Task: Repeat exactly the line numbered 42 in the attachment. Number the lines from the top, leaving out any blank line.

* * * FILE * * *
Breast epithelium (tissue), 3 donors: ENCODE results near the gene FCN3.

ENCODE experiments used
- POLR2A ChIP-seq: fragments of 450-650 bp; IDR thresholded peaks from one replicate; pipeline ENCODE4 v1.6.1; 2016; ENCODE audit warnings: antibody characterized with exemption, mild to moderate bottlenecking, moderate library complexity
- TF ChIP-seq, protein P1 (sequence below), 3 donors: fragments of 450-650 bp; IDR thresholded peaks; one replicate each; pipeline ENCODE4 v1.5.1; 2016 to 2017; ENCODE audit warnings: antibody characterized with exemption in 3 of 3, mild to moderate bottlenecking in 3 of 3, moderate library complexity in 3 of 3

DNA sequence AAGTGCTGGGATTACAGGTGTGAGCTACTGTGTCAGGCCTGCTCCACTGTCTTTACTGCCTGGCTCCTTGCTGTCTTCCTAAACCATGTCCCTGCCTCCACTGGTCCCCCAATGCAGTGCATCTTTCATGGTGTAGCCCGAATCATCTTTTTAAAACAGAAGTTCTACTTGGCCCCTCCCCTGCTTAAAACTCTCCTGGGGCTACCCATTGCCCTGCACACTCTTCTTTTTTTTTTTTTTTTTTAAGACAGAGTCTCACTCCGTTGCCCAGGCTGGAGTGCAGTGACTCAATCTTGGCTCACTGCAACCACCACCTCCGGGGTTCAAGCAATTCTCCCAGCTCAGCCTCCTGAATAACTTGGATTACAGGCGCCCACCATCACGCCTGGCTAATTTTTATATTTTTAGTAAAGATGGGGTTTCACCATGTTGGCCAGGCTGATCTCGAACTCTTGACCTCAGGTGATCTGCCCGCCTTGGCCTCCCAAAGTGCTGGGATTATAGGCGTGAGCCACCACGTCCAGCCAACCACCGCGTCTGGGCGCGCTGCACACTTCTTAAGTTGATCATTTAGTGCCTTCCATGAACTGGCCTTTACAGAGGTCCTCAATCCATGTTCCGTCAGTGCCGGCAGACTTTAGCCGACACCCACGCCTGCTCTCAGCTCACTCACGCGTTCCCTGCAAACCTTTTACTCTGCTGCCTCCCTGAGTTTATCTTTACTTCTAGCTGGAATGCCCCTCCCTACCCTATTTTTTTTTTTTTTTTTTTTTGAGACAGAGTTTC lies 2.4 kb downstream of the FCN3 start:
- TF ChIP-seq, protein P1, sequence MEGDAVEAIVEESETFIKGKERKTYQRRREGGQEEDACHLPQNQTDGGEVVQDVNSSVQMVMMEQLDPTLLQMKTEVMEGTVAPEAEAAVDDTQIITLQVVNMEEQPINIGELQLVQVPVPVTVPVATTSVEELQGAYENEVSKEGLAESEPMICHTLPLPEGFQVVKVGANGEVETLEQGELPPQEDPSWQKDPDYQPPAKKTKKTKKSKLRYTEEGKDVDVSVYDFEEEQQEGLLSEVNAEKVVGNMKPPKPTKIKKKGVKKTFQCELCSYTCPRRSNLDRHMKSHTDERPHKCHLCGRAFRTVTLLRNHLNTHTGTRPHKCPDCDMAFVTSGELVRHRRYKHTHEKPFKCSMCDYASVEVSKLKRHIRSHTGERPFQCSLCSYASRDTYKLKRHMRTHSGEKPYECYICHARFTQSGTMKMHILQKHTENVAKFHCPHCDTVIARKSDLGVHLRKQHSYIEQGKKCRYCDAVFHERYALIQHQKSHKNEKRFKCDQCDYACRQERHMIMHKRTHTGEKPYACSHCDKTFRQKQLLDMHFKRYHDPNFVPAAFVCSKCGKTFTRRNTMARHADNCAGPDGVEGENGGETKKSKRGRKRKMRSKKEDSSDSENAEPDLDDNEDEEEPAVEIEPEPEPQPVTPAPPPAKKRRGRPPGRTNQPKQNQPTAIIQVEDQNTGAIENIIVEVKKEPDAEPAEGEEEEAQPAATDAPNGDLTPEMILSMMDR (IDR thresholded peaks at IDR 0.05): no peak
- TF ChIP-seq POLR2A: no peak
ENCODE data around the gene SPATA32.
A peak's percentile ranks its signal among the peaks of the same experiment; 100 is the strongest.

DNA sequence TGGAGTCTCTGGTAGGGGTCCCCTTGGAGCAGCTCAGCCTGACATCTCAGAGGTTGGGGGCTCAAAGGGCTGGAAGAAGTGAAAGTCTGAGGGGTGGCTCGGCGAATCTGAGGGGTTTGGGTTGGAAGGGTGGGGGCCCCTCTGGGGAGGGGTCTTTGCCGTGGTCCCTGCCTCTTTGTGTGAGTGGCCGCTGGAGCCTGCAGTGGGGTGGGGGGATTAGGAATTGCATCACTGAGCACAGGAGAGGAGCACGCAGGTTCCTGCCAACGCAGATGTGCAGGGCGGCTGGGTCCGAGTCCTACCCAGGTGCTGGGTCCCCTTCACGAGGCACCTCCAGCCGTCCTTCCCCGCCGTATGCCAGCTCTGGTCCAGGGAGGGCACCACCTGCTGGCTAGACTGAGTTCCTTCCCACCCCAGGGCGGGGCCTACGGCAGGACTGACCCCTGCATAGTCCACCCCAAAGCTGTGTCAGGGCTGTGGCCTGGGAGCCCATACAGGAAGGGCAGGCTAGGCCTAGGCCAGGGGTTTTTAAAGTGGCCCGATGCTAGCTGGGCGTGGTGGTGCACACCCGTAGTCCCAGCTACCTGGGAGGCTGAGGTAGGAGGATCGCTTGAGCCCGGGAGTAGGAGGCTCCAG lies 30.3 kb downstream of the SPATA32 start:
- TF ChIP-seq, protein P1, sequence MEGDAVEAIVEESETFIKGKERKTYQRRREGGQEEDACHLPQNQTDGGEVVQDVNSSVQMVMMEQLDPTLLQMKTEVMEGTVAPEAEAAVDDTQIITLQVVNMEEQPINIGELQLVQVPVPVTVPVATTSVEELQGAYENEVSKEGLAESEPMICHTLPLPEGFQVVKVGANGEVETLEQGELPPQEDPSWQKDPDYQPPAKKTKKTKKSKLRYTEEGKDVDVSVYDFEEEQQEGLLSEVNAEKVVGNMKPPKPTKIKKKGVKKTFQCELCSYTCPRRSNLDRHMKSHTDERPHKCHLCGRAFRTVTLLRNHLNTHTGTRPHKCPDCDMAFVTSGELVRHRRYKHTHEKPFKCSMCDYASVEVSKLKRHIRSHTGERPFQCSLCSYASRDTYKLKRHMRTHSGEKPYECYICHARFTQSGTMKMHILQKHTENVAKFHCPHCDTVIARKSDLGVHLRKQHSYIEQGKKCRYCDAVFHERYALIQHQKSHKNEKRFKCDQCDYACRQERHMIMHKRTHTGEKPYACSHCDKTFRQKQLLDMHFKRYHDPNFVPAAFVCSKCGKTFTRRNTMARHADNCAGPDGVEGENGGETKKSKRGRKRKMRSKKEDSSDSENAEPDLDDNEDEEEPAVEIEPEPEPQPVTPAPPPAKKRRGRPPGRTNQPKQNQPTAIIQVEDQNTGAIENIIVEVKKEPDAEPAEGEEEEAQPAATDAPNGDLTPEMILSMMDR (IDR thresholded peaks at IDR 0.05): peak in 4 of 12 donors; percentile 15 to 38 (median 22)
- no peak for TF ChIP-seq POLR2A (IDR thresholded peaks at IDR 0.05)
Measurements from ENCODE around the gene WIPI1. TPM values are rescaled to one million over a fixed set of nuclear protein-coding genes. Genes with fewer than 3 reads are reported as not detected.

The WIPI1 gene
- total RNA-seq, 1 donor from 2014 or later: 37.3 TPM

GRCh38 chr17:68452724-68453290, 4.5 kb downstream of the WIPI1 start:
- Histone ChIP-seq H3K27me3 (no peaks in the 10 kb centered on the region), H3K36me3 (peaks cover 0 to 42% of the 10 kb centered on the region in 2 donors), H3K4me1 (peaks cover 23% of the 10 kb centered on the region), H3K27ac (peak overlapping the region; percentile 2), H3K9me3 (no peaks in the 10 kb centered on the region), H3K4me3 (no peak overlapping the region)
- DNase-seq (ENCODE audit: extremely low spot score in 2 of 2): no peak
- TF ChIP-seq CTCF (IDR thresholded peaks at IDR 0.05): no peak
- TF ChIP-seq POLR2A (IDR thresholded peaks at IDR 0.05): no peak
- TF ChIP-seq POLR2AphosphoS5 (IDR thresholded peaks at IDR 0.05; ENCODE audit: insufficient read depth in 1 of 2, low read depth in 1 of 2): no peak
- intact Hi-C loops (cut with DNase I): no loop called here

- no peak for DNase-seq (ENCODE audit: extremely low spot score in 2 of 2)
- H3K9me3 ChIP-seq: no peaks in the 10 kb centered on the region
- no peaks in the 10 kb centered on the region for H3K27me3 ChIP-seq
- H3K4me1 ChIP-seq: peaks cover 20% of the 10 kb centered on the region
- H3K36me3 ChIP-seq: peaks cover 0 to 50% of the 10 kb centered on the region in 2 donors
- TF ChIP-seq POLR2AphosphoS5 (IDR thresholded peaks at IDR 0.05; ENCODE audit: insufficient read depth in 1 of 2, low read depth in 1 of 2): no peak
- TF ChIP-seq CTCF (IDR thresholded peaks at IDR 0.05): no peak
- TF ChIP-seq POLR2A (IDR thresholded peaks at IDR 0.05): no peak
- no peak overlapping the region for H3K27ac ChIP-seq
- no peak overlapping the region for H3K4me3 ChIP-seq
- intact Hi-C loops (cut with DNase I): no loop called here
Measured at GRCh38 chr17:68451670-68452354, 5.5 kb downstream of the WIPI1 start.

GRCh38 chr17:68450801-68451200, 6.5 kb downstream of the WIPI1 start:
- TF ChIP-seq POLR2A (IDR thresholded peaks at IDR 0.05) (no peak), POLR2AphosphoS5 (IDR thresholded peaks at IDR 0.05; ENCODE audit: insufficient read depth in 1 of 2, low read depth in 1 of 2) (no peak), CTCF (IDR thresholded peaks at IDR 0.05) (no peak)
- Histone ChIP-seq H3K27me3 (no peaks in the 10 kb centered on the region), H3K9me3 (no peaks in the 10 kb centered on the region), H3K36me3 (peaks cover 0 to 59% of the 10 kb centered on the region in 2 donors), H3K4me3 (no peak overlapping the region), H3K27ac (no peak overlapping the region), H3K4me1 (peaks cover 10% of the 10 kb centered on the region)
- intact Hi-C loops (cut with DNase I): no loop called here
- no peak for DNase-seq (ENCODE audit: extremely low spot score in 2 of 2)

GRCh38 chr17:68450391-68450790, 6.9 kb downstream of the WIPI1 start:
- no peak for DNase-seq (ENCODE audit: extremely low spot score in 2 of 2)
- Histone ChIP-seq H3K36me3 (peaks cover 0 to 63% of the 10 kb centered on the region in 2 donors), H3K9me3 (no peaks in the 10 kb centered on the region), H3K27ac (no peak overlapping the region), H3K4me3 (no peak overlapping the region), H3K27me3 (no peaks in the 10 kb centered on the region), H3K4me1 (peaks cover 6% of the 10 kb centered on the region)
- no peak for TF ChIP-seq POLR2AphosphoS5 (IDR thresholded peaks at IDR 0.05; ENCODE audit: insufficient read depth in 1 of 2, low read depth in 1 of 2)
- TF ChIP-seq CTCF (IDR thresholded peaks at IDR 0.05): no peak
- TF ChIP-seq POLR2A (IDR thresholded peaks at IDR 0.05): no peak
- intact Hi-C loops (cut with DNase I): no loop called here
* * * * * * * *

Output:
- Histone ChIP-seq H3K36me3 (peaks cover 0 to 63% of the 10 kb centered on the region in 2 donors), H3K9me3 (no peaks in the 10 kb centered on the region), H3K27ac (no peak overlapping the region), H3K4me3 (no peak overlapping the region), H3K27me3 (no peaks in the 10 kb centered on the region), H3K4me1 (peaks cover 6% of the 10 kb centered on the region)